Political advocate and Democratic strategist Malcolm Kenyatta appears to be edging out his closest competitor in the primary race for state representative of Pennsylvania’s 181st House District after securing a series of key endorsements.
Kenyatta’s most recent endorsement comes from state Sen. Sharif Street of the Third District, which includes North Central Philadelphia, Nicetown, Tioga, Logan, Lower Germantown, Olney, Fern Rock, Crescentville, Roxborough, East Oak Lane, East Hunting Park, East Wyoming and Melrose Park Garden.
“Malcolm has proven himself to be a leader,” Street told guests last week during his birthday party, which doubled as his own political fundraiser at the Divine Lorraine Hotel on North Broad Street. “He’s proven himself to be someone who gets things done, and he’s proven he has a love for North Philadelphia,” he added in a press statement.
During that fundraiser, Street emphasized his need for a partner in Harrisburg to help pass effective legislation.
“People ask why Malcolm, and why this race is so important... One candidate has distinguished himself as ready to take on this important role and that’s Malcolm Kenyatta.”
Kenyatta is one of six other candidates looking to fill the 181st District seat, which covers parts of North and North Central Philadelphia, Yorktown, Francisville, Glenwood, West Popular, Northern Liberties and Old Kensington. Rep. W. Curtis Thomas has held the seat since 1989. Thomas is now retiring, and has also endorsed Kenyatta.
Other Democratic candidates include Alex Deering, Lewis C. Nash, Lewis Thomas III and Gilberto Gonzalez. T. Milton Street is the only Republican candidate in the race.
Street’s recent endorsement follows those of political and activist institutions including the Philadelphia Democratic Party, Victory Fund, District Council 47 AFSCME, United Food & Commercial Workers Local 1776, Philadelphia Federation of Teachers, Transport Workers Union Local 234, former Gov. Edward G. Rendell, Run for Something, Equality PA, Temple Association of University Professionals (AFT Local #4531), Asa Khalif, Black Lives Matter – Pennsylvania; the former head of Philadelphia Youth Commission and a host of others in education, antiviolence and criminal-justice reform.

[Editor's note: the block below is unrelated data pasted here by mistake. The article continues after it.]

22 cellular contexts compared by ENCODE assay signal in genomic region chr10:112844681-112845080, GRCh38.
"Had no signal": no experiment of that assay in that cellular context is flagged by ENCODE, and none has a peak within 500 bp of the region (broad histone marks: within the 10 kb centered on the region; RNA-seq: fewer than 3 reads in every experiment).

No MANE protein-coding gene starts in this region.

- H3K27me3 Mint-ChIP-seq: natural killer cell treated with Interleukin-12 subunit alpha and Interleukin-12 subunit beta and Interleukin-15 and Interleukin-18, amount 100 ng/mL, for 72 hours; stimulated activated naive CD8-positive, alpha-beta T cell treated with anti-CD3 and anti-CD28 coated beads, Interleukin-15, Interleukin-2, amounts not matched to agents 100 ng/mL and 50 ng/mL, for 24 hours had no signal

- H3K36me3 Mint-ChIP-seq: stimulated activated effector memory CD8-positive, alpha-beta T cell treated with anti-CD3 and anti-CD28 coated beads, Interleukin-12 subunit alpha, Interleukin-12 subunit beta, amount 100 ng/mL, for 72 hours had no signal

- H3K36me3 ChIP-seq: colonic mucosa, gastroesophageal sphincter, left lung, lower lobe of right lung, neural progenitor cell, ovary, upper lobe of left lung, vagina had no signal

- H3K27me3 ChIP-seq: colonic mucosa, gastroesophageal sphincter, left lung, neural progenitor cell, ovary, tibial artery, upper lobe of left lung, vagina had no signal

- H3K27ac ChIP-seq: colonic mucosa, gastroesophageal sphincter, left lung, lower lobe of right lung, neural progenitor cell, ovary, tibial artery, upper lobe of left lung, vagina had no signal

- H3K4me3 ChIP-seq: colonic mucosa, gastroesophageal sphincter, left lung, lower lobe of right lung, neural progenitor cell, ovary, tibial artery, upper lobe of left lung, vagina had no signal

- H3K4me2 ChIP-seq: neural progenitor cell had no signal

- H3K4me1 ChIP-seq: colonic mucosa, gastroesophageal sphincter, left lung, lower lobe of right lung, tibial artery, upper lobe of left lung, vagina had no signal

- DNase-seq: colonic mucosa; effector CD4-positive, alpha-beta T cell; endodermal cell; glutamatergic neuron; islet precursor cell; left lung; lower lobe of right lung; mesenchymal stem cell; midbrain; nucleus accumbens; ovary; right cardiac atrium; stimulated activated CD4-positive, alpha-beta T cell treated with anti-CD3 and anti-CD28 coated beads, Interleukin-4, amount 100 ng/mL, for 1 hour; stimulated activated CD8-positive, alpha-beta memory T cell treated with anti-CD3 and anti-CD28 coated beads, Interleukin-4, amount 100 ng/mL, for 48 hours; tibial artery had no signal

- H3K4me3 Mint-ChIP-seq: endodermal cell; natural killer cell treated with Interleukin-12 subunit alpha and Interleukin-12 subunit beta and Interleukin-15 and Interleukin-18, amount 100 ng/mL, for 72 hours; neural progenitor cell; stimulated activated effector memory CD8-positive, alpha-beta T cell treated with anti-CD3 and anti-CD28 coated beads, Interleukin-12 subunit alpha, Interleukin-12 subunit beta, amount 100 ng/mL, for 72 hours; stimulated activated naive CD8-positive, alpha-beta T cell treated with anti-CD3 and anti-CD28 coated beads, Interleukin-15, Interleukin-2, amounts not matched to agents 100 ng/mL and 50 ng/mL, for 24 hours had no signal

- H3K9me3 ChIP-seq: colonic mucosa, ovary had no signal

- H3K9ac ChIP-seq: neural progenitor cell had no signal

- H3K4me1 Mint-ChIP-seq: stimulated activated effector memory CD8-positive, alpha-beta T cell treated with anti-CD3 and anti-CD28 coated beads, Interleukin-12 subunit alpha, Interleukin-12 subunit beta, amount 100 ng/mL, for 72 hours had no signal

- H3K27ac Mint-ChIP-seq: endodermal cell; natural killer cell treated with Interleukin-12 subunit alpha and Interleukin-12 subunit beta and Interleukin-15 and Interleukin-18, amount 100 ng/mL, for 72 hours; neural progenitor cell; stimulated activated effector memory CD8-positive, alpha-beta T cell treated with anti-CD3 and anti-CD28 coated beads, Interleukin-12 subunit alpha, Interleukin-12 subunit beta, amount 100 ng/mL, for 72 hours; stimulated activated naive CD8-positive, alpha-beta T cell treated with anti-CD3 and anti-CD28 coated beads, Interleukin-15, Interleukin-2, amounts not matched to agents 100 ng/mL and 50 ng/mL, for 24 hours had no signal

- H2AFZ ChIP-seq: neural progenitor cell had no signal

Deering, who is openly gay, told PGN he is not letting Kenyatta’s endorsements slow down his campaign. “My whole career, I’ve been running against the establishment, the people in power, the people who work within the system,” said Deering. “Endorsements can be smoke and mirrors, and not reflective of the work that’s actually happening on the ground.”
Deering said he is looking less to endorsements and more on providing resources for the community that he wishes to serve. Deering is currently a Democratic committeeperson for the 16th Ward in the Sixth Division. His platform includes driving economic development and innovative educational initiatives.
“I’m focused on what the people think and what they need,” Deering said.
Kenyatta and Deering are both openly gay candidates of color vying for the state representative position. Kenyatta said he is aware of the firsts in this race, but is focusing more on delivering tangible results.
“I’ve thought less about the historic nature of this [potential] win and more about the historic nature of the results,” Kenyatta told PGN after Street’s endorsement announcement.
Kenyatta is a civic and community advocate and has served as a member of numerous nonprofit and political organizations including the Liberty City LGBT Democratic Club, the Philadelphia Chapter of National Organization for Women’s Education Fund, Equality PA and the Smith Memorial Playground and Playhouse. Kenyatta said he supports a minimum-wage increase to $15 an hour, providing a fair-funding formula for public schools and creating solutions for systemic poverty that plagues his district. He added that he is a strong advocate for education reform, emphasizing the disproportionate gap in educational funding for public schools in privileged and underprivileged communities.
“Our city is never going to thrive if the people who need help the most are left behind because of systemic poverty,” Kenyatta said.
“We have some serious work to do.” n